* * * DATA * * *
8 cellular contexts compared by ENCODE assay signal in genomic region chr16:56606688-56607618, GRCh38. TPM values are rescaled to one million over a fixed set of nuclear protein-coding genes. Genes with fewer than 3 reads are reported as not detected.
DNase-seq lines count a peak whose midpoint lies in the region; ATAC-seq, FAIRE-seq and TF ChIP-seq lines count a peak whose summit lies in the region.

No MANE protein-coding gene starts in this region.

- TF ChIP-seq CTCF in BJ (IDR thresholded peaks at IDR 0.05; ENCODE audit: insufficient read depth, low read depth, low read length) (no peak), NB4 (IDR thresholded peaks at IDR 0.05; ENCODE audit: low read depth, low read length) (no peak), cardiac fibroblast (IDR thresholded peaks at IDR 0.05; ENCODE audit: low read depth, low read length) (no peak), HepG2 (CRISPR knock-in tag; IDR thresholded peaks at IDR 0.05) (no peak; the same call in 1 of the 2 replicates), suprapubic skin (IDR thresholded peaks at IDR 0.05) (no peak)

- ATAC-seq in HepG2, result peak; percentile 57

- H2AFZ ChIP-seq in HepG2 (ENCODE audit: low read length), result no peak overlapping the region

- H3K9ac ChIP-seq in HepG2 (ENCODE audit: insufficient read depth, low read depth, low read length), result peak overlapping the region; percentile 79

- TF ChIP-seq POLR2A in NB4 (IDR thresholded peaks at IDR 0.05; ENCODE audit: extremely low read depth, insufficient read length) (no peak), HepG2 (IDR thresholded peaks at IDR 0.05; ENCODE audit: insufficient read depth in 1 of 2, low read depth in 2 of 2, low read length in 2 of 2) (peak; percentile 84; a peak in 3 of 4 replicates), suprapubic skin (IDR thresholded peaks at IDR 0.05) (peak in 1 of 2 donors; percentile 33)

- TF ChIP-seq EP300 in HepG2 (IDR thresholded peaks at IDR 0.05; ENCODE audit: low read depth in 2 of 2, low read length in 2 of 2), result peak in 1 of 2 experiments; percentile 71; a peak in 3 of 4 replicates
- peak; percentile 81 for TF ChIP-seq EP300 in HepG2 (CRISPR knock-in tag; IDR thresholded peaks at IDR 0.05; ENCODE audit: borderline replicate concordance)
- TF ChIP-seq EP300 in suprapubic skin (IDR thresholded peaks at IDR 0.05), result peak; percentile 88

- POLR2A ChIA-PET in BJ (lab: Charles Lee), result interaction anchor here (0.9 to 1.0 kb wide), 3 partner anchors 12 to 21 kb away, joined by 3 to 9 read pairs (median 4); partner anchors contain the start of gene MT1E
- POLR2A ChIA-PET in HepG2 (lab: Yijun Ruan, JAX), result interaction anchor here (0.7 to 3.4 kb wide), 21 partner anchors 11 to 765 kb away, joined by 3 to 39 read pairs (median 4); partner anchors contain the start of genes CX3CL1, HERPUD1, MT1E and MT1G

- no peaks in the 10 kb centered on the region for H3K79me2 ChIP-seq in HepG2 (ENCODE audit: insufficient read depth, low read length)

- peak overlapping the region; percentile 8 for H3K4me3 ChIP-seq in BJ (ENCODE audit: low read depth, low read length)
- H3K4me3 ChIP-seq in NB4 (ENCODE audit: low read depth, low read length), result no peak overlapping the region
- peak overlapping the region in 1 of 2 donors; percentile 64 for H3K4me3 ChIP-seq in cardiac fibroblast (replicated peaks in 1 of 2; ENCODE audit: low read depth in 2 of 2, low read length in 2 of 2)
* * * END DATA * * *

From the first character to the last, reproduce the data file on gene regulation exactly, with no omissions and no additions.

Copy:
8 cellular contexts compared by ENCODE assay signal in genomic region chr16:56606688-56607618, GRCh38. TPM values are rescaled to one million over a fixed set of nuclear protein-coding genes. Genes with fewer than 3 reads are reported as not detected.
DNase-seq lines count a peak whose midpoint lies in the region; ATAC-seq, FAIRE-seq and TF ChIP-seq lines count a peak whose summit lies in the region.

No MANE protein-coding gene starts in this region.

- TF ChIP-seq CTCF in BJ (IDR thresholded peaks at IDR 0.05; ENCODE audit: insufficient read depth, low read depth, low read length) (no peak), NB4 (IDR thresholded peaks at IDR 0.05; ENCODE audit: low read depth, low read length) (no peak), cardiac fibroblast (IDR thresholded peaks at IDR 0.05; ENCODE audit: low read depth, low read length) (no peak), HepG2 (CRISPR knock-in tag; IDR thresholded peaks at IDR 0.05) (no peak; the same call in 1 of the 2 replicates), suprapubic skin (IDR thresholded peaks at IDR 0.05) (no peak)

- ATAC-seq in HepG2, result peak; percentile 57

- H2AFZ ChIP-seq in HepG2 (ENCODE audit: low read length), result no peak overlapping the region

- H3K9ac ChIP-seq in HepG2 (ENCODE audit: insufficient read depth, low read depth, low read length), result peak overlapping the region; percentile 79

- TF ChIP-seq POLR2A in NB4 (IDR thresholded peaks at IDR 0.05; ENCODE audit: extremely low read depth, insufficient read length) (no peak), HepG2 (IDR thresholded peaks at IDR 0.05; ENCODE audit: insufficient read depth in 1 of 2, low read depth in 2 of 2, low read length in 2 of 2) (peak; percentile 84; a peak in 3 of 4 replicates), suprapubic skin (IDR thresholded peaks at IDR 0.05) (peak in 1 of 2 donors; percentile 33)

- TF ChIP-seq EP300 in HepG2 (IDR thresholded peaks at IDR 0.05; ENCODE audit: low read depth in 2 of 2, low read length in 2 of 2), result peak in 1 of 2 experiments; percentile 71; a peak in 3 of 4 replicates
- peak; percentile 81 for TF ChIP-seq EP300 in HepG2 (CRISPR knock-in tag; IDR thresholded peaks at IDR 0.05; ENCODE audit: borderline replicate concordance)
- TF ChIP-seq EP300 in suprapubic skin (IDR thresholded peaks at IDR 0.05), result peak; percentile 88

- POLR2A ChIA-PET in BJ (lab: Charles Lee), result interaction anchor here (0.9 to 1.0 kb wide), 3 partner anchors 12 to 21 kb away, joined by 3 to 9 read pairs (median 4); partner anchors contain the start of gene MT1E
- POLR2A ChIA-PET in HepG2 (lab: Yijun Ruan, JAX), result interaction anchor here (0.7 to 3.4 kb wide), 21 partner anchors 11 to 765 kb away, joined by 3 to 39 read pairs (median 4); partner anchors contain the start of genes CX3CL1, HERPUD1, MT1E and MT1G

- no peaks in the 10 kb centered on the region for H3K79me2 ChIP-seq in HepG2 (ENCODE audit: insufficient read depth, low read length)

- peak overlapping the region; percentile 8 for H3K4me3 ChIP-seq in BJ (ENCODE audit: low read depth, low read length)
- H3K4me3 ChIP-seq in NB4 (ENCODE audit: low read depth, low read length), result no peak overlapping the region
- peak overlapping the region in 1 of 2 donors; percentile 64 for H3K4me3 ChIP-seq in cardiac fibroblast (replicated peaks in 1 of 2; ENCODE audit: low read depth in 2 of 2, low read length in 2 of 2)